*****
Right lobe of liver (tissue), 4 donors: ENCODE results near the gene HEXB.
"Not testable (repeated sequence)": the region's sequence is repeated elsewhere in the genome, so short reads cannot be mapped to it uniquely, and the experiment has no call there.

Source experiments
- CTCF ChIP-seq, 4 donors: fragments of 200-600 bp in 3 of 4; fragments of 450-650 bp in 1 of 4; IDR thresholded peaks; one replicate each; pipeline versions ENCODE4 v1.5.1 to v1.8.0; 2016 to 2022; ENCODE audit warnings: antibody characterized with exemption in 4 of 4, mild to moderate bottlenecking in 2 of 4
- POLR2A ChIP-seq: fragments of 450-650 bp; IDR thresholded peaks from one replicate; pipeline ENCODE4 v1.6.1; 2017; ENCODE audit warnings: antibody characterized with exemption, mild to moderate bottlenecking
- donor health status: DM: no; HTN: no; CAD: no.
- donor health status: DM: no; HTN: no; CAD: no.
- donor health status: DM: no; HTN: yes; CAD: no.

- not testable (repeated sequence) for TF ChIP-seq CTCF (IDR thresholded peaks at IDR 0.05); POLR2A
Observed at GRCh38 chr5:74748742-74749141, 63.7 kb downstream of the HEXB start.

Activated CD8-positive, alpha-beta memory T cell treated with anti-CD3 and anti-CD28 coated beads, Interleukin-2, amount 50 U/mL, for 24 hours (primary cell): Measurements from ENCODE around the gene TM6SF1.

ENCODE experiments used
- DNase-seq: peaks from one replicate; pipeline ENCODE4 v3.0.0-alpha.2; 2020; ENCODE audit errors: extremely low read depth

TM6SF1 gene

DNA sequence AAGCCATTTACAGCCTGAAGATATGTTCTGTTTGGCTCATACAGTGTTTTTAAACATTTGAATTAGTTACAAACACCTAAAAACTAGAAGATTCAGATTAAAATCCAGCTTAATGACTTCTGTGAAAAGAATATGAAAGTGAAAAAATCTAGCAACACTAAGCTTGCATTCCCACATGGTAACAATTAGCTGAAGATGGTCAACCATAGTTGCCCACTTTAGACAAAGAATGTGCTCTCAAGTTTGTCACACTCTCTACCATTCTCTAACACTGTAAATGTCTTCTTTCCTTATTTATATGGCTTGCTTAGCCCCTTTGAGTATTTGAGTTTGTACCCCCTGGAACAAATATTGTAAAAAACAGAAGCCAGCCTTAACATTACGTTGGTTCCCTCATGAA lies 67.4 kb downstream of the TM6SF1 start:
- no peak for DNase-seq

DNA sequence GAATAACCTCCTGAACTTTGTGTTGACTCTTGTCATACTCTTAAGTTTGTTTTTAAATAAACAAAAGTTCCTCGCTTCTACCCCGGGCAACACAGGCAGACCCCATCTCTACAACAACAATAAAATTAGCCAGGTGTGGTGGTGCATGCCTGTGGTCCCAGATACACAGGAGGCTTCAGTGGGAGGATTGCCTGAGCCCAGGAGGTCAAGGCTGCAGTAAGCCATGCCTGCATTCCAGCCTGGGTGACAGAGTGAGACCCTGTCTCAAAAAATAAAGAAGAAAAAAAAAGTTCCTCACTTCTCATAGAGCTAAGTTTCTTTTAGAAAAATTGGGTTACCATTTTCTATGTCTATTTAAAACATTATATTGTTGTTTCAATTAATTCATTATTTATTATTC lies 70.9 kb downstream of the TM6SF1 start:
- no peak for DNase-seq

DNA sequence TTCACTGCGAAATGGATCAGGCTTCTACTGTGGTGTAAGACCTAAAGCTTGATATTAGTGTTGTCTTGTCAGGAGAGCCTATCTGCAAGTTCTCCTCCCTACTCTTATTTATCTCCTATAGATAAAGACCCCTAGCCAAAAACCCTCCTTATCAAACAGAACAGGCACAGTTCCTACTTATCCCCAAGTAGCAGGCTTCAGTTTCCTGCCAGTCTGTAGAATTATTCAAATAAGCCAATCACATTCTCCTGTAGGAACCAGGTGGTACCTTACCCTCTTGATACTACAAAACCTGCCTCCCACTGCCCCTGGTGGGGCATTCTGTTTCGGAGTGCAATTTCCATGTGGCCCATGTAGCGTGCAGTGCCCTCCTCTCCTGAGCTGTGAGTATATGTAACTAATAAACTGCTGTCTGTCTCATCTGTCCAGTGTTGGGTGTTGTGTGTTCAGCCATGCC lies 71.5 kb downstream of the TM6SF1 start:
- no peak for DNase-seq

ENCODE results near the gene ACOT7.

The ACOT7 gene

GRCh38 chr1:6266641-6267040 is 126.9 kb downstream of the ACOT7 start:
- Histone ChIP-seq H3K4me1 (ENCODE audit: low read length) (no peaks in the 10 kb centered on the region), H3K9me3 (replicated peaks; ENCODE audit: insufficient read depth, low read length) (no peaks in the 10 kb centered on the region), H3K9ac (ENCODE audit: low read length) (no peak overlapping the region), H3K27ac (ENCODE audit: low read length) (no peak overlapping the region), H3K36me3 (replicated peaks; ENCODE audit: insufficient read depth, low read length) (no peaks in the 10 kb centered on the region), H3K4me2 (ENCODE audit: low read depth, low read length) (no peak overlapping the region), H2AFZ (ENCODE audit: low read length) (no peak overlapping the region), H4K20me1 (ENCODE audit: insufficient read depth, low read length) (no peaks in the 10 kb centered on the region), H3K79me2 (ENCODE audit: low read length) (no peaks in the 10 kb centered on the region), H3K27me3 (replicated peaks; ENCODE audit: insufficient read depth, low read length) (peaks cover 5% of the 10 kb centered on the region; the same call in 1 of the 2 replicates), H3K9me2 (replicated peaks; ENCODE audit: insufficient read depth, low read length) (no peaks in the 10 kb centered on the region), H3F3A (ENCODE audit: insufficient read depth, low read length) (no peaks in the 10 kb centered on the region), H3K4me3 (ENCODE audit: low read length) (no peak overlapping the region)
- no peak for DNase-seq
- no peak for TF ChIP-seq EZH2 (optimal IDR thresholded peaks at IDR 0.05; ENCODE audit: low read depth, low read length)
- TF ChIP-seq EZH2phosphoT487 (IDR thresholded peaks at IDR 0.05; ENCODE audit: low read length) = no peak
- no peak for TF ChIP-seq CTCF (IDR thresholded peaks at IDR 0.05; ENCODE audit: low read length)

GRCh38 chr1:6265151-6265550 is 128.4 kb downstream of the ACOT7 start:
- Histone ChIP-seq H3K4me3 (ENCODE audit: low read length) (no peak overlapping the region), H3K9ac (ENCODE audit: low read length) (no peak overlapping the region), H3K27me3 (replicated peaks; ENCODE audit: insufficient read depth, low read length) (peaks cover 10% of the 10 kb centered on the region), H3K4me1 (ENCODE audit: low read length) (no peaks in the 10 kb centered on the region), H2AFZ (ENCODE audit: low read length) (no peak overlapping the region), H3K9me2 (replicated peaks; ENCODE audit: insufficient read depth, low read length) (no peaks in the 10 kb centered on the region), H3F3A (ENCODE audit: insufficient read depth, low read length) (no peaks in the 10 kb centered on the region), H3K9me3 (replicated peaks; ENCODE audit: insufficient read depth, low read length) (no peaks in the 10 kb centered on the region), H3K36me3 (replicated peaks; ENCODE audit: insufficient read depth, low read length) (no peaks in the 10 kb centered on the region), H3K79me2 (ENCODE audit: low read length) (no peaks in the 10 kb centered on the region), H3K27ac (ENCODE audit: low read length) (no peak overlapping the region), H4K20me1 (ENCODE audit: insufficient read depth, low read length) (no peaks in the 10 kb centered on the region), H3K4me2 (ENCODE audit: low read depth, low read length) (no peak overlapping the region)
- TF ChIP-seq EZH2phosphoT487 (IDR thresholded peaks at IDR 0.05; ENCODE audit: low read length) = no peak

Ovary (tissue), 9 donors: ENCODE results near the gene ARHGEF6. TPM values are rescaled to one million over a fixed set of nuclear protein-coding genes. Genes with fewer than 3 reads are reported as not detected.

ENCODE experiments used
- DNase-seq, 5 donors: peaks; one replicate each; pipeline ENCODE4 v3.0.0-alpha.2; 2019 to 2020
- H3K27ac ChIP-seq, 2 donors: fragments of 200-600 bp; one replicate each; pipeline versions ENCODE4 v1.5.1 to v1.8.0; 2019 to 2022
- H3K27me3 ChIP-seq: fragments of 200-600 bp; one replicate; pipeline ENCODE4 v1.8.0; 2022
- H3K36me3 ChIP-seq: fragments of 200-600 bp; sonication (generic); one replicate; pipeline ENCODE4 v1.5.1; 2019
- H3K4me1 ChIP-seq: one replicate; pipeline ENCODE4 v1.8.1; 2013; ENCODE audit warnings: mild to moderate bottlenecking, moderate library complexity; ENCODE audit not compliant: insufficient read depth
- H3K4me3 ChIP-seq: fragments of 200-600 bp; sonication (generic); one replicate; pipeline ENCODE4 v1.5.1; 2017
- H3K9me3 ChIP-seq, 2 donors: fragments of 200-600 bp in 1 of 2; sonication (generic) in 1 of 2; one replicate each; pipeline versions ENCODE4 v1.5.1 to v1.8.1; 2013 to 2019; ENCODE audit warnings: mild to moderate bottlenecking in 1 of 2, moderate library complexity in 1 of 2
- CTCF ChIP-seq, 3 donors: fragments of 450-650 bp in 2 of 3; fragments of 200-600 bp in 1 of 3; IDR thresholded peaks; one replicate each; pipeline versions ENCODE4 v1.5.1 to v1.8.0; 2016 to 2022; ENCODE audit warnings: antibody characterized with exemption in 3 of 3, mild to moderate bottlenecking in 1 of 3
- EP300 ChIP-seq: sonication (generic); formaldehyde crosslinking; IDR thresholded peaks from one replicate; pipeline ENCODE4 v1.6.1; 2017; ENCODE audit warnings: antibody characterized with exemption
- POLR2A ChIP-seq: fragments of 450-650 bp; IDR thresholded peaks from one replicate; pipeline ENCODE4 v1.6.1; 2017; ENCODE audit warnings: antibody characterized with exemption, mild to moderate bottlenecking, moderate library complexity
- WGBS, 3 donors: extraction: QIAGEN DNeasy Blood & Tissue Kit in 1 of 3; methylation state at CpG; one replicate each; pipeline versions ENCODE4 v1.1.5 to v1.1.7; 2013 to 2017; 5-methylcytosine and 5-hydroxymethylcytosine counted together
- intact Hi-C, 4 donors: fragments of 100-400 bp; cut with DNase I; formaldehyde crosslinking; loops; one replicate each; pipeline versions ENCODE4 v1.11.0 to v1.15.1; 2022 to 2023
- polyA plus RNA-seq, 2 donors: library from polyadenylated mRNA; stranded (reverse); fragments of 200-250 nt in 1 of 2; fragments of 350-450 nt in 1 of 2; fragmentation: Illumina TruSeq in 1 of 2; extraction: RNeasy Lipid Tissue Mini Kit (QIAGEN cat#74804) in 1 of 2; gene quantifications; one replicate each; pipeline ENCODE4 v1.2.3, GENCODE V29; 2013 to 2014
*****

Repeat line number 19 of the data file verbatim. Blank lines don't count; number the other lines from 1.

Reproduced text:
DNA sequence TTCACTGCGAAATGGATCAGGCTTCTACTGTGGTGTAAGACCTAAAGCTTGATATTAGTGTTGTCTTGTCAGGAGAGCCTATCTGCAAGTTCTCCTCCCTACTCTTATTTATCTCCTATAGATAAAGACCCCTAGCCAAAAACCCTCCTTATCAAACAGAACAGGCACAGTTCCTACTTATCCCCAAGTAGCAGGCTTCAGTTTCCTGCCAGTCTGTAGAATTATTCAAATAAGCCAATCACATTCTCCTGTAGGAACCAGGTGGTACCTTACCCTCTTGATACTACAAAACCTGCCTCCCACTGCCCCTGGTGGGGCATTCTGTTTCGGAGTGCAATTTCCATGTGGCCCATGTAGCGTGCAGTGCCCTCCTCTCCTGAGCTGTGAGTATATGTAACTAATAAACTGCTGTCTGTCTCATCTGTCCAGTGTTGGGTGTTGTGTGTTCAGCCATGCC lies 71.5 kb downstream of the TM6SF1 start: